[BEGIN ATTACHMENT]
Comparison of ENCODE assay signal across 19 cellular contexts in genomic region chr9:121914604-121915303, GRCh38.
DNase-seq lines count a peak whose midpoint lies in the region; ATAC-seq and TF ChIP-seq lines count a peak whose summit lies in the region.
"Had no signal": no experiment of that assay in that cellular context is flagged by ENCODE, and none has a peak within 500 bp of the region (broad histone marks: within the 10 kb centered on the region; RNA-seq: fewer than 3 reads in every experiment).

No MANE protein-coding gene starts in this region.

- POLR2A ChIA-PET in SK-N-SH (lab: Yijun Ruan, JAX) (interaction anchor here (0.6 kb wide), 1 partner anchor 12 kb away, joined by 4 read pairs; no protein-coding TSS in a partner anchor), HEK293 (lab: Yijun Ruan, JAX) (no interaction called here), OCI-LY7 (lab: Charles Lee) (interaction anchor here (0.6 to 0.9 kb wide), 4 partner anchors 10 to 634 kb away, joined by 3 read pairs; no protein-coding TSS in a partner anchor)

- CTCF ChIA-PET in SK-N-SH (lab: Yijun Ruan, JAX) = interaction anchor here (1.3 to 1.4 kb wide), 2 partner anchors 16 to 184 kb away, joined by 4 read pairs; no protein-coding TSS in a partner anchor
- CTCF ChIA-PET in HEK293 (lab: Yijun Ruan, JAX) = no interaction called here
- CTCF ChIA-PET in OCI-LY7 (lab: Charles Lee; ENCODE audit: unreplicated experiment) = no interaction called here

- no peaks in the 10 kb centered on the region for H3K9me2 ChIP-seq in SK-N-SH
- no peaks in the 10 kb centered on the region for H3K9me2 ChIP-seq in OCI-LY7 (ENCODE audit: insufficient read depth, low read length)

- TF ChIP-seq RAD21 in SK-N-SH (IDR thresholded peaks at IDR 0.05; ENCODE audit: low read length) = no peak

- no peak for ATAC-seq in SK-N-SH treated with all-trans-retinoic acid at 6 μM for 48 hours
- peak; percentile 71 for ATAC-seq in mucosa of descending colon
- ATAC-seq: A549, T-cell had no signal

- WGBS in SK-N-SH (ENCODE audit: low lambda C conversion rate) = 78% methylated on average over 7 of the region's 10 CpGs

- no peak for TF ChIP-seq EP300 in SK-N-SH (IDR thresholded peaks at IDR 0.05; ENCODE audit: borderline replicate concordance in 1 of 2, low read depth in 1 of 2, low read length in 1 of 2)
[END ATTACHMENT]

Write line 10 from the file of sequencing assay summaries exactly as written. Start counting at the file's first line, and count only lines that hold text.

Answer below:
- no peaks in the 10 kb centered on the region for H3K9me2 ChIP-seq in OCI-LY7 (ENCODE audit: insufficient read depth, low read length)